Football, and the National Football League (NFL) especially of this past year have been under attack. The heighten awareness of concussions, domestic violence, child abuse, and other unlawful acts by players have been at the forefront of sports news yet the NFL seems to be having no problem once so ever making money. The NFL consists of 32 franchises with an average team valuation of $1.43 billion and is the only league in the world to have a team valuation average over $1 billion (Winfree, 2011). Next year alone, NFL revenue is projected to be at $12 billion, about $1 billion more than this year’s revenue (Kaplan, 2015) and with all the heighten scrutiny of head injuries and character issues there still seems to be no sign of monetary success slowing down. In fact the NFL has become such a big platform that they have even attempted to charge half time performers at the Super Bowl to perform because the exposure is so great.
A big part of their monetary success can be contributed to marketing. The NFL has become such a dominant platform for brands that marketers don’t care about the scrutiny of the league. The question for them is how to deal with the task of making a strong statement against wrong doings of the NFL such as domestic violence and child abuse while not jeopardizing deals in place with the league. The NFL is too reliable a platform that reaches an array of demographic audiences to lose as a partner for almost any brand or company. The NFL dominates TV ratings with over 120 million viewers every Sunday (Pharr, & Lough, 2012) and packs new multimillion-dollar stadiums every week with an average yearly stadium attendance of 516,238 spectators at home games, the highest of any professional sports league in the past 5 years (Quinn, 2012). With this type of audience its no wonder marketers face this dilemma.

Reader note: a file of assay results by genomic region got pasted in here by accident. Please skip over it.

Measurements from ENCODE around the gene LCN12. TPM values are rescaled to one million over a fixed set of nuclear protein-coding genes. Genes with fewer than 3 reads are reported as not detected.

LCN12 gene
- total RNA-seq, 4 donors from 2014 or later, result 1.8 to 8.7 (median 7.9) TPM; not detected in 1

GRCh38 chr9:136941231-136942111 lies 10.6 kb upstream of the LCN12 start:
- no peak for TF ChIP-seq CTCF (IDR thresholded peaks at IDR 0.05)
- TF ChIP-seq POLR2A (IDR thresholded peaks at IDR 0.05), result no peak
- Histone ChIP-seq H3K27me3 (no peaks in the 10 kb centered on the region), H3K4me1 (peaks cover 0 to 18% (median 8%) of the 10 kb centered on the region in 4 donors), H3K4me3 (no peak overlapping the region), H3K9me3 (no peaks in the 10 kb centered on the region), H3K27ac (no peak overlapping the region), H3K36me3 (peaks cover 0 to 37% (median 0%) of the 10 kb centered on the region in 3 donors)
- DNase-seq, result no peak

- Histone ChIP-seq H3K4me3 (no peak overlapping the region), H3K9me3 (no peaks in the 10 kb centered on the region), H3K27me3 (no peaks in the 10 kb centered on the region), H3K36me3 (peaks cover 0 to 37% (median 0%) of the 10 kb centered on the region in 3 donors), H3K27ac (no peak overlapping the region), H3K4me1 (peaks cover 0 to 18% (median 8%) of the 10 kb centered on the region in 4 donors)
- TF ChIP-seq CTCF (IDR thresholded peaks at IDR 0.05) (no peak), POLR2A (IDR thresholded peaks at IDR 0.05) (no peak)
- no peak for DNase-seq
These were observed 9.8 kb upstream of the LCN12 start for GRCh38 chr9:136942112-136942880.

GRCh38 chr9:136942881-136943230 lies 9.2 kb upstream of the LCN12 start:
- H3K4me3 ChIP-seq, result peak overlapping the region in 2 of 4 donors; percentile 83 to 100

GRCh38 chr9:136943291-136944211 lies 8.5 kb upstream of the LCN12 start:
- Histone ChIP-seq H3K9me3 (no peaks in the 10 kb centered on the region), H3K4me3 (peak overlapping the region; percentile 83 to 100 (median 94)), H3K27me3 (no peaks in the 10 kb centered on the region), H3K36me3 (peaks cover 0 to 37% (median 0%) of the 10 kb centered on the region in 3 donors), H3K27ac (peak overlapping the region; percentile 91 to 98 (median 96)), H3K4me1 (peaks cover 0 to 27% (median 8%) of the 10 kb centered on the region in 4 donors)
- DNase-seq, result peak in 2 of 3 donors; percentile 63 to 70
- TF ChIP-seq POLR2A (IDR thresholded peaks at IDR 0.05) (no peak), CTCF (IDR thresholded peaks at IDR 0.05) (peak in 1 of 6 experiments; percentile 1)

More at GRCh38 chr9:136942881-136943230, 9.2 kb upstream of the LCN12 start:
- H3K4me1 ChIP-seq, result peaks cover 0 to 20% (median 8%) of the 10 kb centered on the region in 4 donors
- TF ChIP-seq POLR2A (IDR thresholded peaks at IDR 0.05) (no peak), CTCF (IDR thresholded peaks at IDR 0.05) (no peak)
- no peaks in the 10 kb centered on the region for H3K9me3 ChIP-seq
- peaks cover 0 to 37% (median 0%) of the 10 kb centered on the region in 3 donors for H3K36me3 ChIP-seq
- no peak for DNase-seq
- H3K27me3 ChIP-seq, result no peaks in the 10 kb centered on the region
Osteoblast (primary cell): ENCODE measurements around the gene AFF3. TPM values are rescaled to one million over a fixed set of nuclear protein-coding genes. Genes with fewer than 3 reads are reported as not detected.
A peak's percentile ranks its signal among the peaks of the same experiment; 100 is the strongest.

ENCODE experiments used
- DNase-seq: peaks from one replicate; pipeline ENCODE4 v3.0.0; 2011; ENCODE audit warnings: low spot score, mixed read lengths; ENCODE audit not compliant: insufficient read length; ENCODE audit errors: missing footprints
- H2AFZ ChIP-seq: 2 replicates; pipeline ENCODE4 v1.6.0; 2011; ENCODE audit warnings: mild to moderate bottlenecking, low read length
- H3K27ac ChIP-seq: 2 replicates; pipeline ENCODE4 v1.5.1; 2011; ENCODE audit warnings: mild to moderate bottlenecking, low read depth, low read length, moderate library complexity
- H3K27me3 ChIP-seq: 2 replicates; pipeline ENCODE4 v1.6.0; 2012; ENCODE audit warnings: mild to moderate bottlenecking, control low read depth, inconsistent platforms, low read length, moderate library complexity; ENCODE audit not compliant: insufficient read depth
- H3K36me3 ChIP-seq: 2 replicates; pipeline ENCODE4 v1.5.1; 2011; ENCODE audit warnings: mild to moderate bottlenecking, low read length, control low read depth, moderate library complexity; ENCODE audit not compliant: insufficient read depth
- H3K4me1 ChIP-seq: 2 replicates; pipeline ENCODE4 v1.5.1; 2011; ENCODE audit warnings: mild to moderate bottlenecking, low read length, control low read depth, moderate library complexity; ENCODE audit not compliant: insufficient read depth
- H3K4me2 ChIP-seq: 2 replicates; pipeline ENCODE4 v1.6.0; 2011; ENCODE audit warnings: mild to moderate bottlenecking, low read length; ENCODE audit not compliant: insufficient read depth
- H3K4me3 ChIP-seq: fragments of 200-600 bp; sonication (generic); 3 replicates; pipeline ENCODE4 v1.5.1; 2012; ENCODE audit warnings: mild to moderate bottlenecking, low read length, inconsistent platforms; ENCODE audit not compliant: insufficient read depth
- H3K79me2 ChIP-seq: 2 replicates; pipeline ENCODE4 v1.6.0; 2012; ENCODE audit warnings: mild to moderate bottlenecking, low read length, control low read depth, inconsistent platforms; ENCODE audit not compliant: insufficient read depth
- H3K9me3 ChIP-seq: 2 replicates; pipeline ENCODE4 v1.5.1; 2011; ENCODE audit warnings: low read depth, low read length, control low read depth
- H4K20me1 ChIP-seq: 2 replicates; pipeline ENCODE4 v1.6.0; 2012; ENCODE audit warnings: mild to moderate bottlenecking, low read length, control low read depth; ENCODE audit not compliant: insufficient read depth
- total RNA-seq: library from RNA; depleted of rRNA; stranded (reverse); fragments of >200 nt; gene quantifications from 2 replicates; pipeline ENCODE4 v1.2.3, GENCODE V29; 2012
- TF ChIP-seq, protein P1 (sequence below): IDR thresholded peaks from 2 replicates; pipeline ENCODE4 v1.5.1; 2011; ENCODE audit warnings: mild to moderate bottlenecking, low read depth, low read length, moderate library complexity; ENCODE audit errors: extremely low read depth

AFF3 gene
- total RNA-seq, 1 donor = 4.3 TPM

The attraction for marketers is so great because the NFL is seen as a fully integrated marketing channel during the fall. The idea is that any type of association with the league means exposure to a wide audience, not just through broadcasting but a variety of platforms. The league has become so social, which is the main reason to accredit its wide fan base. The NFL will strive to continue market expansion through social tactics that will benefit advertisers to hone in on various fans that can be capitalized for monetary profit. The NFL recognizes this, marketing and advertising execs recognize this, thus business endeavors and continued brand partnerships will continue grow for the NFL and other companies, organizations & brands (Hirt, & Clarkson, 2011).
Germano, S., Vranica, S., & Clack, K. (2014, September 17). NFL Sponsors Speak Out—but Keep on Advertising. Retrieved from: http://www.wsj.com/articles/nfl-sponsors-speak-outbut-keep-on-advertising-1410997534
Hirt, E. R., & Clarkson, J. J. (2011). The psychology of fandom: Understanding the etiology, motives, and implications of fanship. Consumer behavior knowledge for effective sports and event marketing, 59-85.
Kaplan, D. (2015). Sports Business Daily. Retrieved from (http://www.sportsbusinessdaily.com/Journal/Issues/2015/03/09/Leagues-and-Governing-Bodies/NFL-revenue.aspx)
Pharr, J. R., & Lough, N. L. (2012). Differentiation of social marketing and cause-related marketing in US professional sport. Sport Marketing Quarterly, 21(2), 91
Schiff, M. (2014, August 20). The NFL reportedly wants to charge artists to play the Super Bowl halftime show. Retrieved from http://www.axs.com/news/the-nfl-reportedly-wants-to-charge-artists-to-play-the-super-bowl-half-17219